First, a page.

"As the country is about to mark a national holiday to honor civil rights hero Martin Luther King Jr., here is a piece on this testing-equals-civil rights issue. It was written by Steven Singer, a veteran  Nationally Board Certified Teacher in Pennsylvania with a masters degree in education. He is a husband, father,  blogger and education advocate who teaches eighth-grade Language Arts at a suburban school near Pittsburgh. He gave me permission to republish this post, which first appeared on his GADFLYONTHEWALLBLOG. Singer’s classes are made up of roughly 70 percent minority students, and an even higher percentage of his students come from low socioeconomic status households. Standardized test scores are low, he says, but creativity, passion and critical thinking skills are high."
Teacher: Kids are judged by their test scores — not by their character
Washington Post Answer Sheet Blog By Valerie Strauss January 17 at 3:00 PM  
It has become a common refrain among school reformers that annual standardized testing equals civil rights. In the last few years, some civil rights groups have sided with those reformers  who see standardized tests as a singularly legitimate way of assessing student growth, and they have criticized parents who have refused to allow their children to take such exams.  Last year, for example, a dozen civil rights group, including The Leadership Conference on Civil and Human Rights, released a statement opposing Common Core testing opt-out efforts by parents and others, saying that the tests are valuable to students of color and those from low-income families who have been ignored in the past by school systems. The statement said in part:   Data obtained through some standardized tests are particularly important to the civil rights community because they are the only available, consistent, and objective source of data about disparities in educational outcomes, even while vigilance is always required to ensure tests are not misused.  A number of organizations — including other civil rights groups — came out against the statement, noting that it is the high-stakes tests and the misuse of the results that are harmful, not parents who are opting their children out of taking these exams. They also noted that there is no evidence that high-stakes tests improve the quality of education or help close achievement gaps. Yet the notion persists that the civil rights of minority and low-income students will be violated if standardized tests are not used as one — if not the — key measure of student growth.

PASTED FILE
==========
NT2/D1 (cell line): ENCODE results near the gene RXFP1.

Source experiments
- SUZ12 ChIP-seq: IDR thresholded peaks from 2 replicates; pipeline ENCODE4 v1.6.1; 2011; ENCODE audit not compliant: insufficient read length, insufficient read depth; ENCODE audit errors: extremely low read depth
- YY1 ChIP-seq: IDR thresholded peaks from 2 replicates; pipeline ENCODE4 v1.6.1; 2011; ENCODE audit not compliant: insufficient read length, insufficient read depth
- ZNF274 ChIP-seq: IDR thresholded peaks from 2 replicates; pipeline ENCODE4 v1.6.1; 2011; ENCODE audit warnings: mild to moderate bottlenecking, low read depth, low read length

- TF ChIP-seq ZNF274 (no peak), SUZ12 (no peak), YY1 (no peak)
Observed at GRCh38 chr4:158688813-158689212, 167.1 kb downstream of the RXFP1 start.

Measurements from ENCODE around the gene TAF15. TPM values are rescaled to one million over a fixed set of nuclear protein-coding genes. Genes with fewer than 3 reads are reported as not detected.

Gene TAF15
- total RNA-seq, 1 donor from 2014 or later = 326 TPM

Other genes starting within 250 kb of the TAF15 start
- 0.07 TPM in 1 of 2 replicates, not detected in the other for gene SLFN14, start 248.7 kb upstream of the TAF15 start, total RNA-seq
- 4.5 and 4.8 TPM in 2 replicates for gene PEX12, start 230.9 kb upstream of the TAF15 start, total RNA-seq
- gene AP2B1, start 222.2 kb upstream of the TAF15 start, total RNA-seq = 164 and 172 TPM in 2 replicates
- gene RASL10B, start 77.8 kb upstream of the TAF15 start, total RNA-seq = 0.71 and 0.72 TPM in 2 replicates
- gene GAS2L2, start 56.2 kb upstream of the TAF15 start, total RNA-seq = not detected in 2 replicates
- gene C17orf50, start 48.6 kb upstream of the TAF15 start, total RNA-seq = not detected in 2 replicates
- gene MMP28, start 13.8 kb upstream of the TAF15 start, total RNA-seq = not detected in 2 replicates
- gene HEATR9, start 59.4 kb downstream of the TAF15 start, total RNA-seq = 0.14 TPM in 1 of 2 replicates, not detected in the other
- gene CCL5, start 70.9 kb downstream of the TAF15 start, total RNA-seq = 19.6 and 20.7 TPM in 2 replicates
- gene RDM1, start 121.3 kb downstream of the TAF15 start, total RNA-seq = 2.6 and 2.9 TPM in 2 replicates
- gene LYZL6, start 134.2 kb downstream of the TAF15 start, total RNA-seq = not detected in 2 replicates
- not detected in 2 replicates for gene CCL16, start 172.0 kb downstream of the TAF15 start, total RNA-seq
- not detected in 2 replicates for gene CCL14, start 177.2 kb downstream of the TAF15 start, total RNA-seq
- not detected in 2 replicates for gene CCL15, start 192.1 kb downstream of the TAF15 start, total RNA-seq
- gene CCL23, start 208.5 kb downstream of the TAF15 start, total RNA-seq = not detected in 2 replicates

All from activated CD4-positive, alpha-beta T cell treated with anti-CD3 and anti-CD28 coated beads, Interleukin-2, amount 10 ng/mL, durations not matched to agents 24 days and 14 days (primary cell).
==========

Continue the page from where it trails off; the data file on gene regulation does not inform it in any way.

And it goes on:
How Measurement Fails Doctors and Teachers
New York Times Opinion By ROBERT M. WACHTER JAN. 16, 2016
TWO of our most vital industries, health care and education, have become increasingly subjected to metrics and measurements. Of course, we need to hold professionals accountable. But the focus on numbers has gone too far. We’re hitting the targets, but missing the point.  Through the 20th century, we adopted a hands-off approach, assuming that the pros knew best. Most experts believed that the ideal “products” — healthy patients and well-educated kids — were too strongly influenced by uncontrollable variables (the sickness of the patient, the intellectual capacity of the student) and were too complex to be judged by the measures we use for other industries.  By the early 2000s, as evidence mounted that both fields were producing mediocre outcomes at unsustainable costs, the pressure for measurement became irresistible. In health care, we saw hundreds of thousands of deaths from medical errors, poor coordination of care and backbreaking costs. In education, it became clear that our schools were lagging behind those in other countries.


Remaining Locations:
  • Central PA — Jan. 30 Nittany Lion Inn, State College
  • Delaware Co. IU 25 — Feb. 1
  • Scranton area — Feb. 6 Abington Heights SD, Clarks Summit
  • North Central area —Feb. 13 Mansfield University, Mansfield
PSBA New School Director Training
School boards who will welcome new directors after the election should plan to attend PSBA training to help everyone feel more confident right from the start. This one-day event is targeted to help members learn the basics of their new roles and responsibilities. Meet the friendly, knowledgeable PSBA team and bring everyone on your “team of 10” to get on the same page fast.